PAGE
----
Researchers have discovered that amyloid-beta — the protein that builds in the brain of Alzheimer’s disease patients — has different structures when it accumulates around blood vessels and neurons.
Although the researchers could not conclude how these differences impact the disease, they believe that amyloid buildup around blood vessels differs in its impact from the protein aggregates around neurons.
The study, “Cerebral vascular amyloid seeds drive amyloid β-protein fibril assembly with a distinct anti-parallel structure,” was published in the journal Nature Communications.
The existence of amyloid-beta aggregates surrounding blood vessels has been known for a while. Many Alzheimer’s disease patients have protein buildup both in brain tissue and around vessels.
Some forms of familial Alzheimer’s are also caused by mutations that specifically lead to the protein accumulating around blood vessels, a condition called cerebral amyloid angiopathy.
Earlier studies have shown that blood vessel-specific amyloid contributes to cognitive decline by triggering damaging events such as inflammation, poor blood flow, and low tissue-oxygen levels. Scientists have also reported that natural antibodies react differently to amyloid collecting around blood vessels and around neurons, suggesting that the two protein types differ.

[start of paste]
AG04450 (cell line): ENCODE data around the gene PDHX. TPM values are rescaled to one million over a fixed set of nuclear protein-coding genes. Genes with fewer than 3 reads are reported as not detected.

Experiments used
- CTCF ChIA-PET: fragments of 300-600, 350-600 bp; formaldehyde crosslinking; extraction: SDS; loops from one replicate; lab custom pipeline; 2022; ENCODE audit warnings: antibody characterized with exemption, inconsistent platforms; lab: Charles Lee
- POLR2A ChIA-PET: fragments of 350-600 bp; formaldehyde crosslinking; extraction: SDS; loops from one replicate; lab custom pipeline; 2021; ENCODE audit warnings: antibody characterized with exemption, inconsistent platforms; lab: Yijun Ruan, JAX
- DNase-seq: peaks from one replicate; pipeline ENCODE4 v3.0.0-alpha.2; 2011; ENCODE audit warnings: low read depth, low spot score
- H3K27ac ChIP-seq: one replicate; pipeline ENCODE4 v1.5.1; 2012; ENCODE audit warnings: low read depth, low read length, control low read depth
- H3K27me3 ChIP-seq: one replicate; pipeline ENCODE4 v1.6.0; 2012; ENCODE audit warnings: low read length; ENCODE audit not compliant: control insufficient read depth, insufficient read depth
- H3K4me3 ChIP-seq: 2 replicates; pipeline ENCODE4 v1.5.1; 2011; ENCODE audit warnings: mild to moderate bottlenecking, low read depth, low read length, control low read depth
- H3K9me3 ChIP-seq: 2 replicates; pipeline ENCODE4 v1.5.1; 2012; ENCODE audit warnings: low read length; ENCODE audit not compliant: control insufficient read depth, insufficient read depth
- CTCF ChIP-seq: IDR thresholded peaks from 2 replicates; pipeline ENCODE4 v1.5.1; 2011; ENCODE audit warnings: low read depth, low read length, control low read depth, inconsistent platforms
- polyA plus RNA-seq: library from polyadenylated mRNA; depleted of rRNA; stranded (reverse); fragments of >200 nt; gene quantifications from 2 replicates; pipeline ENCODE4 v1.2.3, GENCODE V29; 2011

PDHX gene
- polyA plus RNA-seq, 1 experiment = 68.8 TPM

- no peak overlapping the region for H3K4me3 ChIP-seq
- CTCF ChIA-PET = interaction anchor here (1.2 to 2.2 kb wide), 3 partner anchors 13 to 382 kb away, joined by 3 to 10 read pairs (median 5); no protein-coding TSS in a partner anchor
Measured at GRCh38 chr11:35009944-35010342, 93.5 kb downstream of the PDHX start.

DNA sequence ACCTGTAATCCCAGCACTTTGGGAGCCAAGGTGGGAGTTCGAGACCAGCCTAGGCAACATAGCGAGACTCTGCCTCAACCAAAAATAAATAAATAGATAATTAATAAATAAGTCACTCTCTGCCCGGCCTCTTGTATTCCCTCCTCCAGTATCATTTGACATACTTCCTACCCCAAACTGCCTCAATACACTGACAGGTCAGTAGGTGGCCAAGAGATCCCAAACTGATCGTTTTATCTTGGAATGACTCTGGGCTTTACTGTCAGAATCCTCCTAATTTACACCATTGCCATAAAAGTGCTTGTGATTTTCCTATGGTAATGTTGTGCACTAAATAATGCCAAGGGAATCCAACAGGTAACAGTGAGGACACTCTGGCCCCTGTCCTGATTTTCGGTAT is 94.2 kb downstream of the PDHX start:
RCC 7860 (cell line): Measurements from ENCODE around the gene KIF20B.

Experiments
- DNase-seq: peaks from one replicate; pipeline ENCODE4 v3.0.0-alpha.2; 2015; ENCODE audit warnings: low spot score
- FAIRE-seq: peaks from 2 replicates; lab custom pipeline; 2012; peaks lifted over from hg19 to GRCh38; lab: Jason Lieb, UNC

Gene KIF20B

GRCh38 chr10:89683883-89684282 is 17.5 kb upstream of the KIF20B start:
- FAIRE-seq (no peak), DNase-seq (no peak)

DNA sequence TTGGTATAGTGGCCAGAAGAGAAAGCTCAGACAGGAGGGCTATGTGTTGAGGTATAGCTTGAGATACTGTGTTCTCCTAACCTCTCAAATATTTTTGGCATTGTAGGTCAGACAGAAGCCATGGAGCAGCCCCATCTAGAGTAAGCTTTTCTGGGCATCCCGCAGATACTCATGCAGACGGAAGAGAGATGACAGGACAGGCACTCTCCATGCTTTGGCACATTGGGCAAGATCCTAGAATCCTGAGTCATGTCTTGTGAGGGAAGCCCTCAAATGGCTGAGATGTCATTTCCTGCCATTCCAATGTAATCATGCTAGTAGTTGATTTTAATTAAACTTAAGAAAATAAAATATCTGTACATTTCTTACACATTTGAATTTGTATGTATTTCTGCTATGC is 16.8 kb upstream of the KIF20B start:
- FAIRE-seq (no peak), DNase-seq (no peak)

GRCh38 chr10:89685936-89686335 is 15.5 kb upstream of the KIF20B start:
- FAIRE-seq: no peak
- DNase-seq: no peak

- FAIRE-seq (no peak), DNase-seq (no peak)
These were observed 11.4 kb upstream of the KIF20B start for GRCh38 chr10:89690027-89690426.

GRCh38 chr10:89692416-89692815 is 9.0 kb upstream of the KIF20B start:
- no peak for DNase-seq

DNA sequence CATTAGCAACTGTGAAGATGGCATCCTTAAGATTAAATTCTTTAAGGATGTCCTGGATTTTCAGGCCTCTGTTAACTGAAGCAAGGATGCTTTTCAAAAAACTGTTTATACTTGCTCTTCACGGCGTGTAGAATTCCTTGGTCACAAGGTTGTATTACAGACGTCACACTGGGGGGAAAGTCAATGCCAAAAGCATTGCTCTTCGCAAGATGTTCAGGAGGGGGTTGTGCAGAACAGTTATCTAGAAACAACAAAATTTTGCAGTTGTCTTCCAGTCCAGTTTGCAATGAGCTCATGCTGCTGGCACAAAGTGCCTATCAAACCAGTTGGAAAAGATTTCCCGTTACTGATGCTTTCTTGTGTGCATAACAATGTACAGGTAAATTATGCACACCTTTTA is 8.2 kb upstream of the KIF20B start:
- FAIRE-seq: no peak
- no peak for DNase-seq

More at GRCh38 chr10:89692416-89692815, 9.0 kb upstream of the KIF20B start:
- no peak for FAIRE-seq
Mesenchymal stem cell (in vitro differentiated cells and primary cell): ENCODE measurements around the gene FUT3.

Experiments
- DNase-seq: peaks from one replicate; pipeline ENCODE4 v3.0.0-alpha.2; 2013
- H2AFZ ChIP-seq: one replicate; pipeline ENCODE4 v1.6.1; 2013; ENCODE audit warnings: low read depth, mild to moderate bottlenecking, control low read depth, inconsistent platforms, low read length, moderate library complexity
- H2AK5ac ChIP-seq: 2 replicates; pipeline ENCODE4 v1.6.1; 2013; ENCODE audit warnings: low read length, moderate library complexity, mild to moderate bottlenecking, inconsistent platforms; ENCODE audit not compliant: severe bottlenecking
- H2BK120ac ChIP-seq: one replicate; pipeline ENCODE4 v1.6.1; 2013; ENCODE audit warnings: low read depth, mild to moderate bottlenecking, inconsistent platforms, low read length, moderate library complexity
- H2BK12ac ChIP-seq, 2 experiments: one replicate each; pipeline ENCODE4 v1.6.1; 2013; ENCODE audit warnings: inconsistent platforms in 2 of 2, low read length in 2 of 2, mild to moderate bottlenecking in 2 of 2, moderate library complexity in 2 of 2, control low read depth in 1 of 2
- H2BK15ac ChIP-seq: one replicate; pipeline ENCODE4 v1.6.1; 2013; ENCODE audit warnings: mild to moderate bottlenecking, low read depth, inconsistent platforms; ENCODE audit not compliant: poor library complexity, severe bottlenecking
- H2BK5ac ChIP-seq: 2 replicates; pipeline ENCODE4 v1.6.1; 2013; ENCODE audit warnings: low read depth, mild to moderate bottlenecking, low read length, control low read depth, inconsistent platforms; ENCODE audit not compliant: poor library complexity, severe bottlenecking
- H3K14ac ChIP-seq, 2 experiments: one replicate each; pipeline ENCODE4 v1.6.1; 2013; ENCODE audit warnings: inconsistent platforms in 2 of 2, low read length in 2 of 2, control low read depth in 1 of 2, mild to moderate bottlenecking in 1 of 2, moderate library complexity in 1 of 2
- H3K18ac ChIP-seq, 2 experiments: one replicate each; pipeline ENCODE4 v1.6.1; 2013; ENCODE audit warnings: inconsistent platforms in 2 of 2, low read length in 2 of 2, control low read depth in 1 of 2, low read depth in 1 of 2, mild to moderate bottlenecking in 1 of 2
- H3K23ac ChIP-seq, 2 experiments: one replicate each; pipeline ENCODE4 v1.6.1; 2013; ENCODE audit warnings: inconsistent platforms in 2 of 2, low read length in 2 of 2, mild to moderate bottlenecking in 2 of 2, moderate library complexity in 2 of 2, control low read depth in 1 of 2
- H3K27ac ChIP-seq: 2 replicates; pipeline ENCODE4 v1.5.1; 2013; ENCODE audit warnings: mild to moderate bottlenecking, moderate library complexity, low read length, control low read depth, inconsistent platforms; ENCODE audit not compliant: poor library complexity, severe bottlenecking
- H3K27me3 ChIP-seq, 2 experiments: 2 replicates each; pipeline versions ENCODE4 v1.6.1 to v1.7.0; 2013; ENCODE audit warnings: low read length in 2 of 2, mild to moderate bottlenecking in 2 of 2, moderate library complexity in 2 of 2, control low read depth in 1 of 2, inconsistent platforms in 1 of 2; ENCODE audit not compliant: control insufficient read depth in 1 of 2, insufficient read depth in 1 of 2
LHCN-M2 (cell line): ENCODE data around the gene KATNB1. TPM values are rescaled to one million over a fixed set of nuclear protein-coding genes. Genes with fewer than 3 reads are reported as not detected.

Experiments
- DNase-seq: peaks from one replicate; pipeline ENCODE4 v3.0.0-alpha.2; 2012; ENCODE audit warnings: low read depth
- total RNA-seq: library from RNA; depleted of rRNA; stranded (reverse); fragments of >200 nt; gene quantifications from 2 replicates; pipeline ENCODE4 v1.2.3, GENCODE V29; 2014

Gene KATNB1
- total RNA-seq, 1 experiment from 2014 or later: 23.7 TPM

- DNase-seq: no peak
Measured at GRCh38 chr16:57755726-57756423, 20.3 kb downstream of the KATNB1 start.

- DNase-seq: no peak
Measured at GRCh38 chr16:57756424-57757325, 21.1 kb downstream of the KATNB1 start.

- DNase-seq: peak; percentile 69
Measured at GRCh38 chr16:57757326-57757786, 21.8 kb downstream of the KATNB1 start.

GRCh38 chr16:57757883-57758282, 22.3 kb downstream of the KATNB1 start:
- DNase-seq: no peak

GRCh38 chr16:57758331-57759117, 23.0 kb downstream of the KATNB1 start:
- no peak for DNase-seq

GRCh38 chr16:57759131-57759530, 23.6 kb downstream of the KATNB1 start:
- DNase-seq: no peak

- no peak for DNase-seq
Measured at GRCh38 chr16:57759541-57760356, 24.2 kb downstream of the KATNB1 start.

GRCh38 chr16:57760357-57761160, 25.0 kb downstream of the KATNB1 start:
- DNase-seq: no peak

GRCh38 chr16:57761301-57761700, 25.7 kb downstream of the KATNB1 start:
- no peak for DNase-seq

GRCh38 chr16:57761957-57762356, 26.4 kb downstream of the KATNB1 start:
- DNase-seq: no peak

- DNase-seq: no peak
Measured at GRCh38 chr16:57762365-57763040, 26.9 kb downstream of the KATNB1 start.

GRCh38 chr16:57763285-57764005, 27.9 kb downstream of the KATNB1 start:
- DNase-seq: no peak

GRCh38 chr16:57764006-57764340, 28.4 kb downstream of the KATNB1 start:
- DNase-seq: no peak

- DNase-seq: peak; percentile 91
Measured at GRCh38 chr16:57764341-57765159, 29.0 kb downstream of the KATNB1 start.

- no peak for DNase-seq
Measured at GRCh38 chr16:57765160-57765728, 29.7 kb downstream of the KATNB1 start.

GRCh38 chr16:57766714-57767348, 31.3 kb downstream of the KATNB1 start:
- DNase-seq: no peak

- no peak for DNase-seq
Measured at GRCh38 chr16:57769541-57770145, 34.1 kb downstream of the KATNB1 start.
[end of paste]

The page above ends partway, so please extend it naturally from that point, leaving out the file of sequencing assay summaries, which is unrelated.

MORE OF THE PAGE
Researchers at Stony Brook University in New York used genetically engineered mice to show that the two types of amyloid have different structures.
Neuronal amyloid was organized in what researchers call a parallel, in-register orientation, with all amyloid proteins lined up the same way.
Amyloid that surrounded blood vessels, however, showed strands organized in alternating opposite directions — a structure researchers refer to as antiparallel.
Importantly, the research team also demonstrated that mutant amyloid from mice that model cerebral amyloid angiopathy speed up the aggregation of normal amyloid. The finding further supports previous observations that proteins in diseases such as Alzheimer’s can behave as prions — where a faulty protein can trigger the misfolding and aggregation of normal proteins.
“This discovery may help guide us to the development of a new diagnostic tool or therapeutic intervention for dementia patients who display this vessel pathology,” William Van Nostrand, PhD, a professor in the Department of Neurosurgery and the study’s senior investigator, said in a news release.